Thursday, June 17, 2010

Meyer Lemon Overload

About a week ago, a coworker of mine brought a huge bag of Meyer lemons to work.  Most people only took one or none (!), so my friend Becky and I split the bulk of them.  And so began a week and a half of lemon debauchery.  I didn't preserve any, which I kind of wish I had now.  Instead, I made as many desserts as I could. 

I made two Shaker Lemon Pies, one pan of Last Minute Blueberry Lemon Bars, and one incredible Meyer Lemon Cake.  And I still have one lemon left.  I think I will be making the Meyer Lemon Cake again - it was a veritable knockout.  I am salivating just thinking about it.  So moist! So tangy, and yet so sweet!  I will be adding pictures when I get home to further excite your taste buds.  For now, here's a quick pic of some sliced up lemons just waiting to get macerated...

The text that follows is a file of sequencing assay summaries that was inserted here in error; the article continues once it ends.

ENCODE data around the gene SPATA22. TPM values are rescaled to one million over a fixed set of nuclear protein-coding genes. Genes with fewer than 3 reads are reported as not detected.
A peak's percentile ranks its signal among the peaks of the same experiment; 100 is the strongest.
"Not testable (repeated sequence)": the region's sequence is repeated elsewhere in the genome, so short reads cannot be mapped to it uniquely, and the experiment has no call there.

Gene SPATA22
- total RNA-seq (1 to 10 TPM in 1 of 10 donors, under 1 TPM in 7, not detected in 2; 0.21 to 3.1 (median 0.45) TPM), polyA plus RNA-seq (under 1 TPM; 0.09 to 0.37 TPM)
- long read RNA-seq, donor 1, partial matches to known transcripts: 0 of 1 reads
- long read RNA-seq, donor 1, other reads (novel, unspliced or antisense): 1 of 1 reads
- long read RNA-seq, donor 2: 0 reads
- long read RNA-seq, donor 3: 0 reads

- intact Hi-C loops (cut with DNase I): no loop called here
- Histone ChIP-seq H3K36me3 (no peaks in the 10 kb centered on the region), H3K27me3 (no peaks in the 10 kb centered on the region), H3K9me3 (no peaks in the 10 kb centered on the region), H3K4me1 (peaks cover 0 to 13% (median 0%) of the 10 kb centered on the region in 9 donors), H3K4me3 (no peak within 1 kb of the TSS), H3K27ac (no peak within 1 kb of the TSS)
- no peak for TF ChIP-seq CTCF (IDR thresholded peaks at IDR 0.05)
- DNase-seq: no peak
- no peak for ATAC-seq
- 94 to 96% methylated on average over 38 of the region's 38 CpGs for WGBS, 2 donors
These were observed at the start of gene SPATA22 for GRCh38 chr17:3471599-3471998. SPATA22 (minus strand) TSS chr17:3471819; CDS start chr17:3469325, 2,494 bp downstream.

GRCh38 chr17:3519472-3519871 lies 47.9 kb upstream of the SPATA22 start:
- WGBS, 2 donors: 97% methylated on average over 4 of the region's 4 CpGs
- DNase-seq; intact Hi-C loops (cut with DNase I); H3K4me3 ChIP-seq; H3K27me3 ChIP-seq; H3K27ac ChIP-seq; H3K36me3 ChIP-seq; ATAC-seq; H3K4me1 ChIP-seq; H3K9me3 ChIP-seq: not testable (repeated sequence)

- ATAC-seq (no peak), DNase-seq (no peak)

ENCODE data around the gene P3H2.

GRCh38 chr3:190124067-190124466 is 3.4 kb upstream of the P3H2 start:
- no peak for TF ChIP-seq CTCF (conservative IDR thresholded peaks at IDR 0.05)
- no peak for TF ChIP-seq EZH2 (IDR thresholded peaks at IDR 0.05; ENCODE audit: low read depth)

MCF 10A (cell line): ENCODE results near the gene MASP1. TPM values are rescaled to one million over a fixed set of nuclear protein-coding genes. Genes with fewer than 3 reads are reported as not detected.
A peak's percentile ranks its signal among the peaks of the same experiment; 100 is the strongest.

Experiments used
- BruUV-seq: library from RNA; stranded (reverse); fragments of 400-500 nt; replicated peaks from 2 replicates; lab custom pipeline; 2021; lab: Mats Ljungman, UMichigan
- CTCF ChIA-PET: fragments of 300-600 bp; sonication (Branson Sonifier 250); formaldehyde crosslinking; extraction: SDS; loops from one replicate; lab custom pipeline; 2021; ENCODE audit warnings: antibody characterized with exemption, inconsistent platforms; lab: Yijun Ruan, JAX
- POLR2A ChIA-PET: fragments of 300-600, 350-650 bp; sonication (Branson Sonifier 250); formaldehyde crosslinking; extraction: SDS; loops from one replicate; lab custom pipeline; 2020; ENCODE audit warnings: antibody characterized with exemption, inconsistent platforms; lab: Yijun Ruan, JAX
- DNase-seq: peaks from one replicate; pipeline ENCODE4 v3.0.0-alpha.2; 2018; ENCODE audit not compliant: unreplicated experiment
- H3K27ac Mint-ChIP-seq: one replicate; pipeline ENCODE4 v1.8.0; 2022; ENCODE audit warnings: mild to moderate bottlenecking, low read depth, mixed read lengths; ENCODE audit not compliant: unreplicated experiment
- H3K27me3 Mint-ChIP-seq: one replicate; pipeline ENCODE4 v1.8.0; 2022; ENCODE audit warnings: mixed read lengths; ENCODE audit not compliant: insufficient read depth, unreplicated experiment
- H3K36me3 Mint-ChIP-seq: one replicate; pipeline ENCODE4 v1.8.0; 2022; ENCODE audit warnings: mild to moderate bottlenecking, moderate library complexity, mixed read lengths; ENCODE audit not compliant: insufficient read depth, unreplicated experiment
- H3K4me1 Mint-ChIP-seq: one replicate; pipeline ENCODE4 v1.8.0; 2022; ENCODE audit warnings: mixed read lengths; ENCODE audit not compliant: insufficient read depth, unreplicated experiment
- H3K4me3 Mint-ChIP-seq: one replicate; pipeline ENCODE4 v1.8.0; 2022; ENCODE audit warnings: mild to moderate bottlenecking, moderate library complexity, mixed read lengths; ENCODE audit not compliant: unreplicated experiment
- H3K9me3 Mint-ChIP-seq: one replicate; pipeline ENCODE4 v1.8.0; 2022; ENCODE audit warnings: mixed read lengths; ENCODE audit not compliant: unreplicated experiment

In other Food Hotline news, I have been failing to bring you most of my call and email requests for advice and assistance.  Here I will share a few gems from recent weeks.  There was the question of trussing a chicken - what to do if you don't have any twine to tie the legs together.  And then a call about making a quick birthday icing for a lovely lady's last minute cake.  Oh, and let's not forget about Scuffins, or the muffins that call for chia seeds (what!), which I have still yet to try!  Don't worry, reader, I will flesh out all of these exciting thoughts momentarily...

Saturday, May 29, 2010

Taurat Tandoori

Mike may look tired here, but he is probably just trying to hide his excitement at the prospect of tearing into some Aloo Gobi, Vegetable Coconut Masala, Rice, Garlic Naan and Mango Lassi.  We found Taurat Tandoori by accident tonight, while we were looking for a different Indian place called Aladdin Sweets & Cafe.  We didn't find it, but the window of Taurat was on the block where Aladdin was supposed to be, and it caught my eye.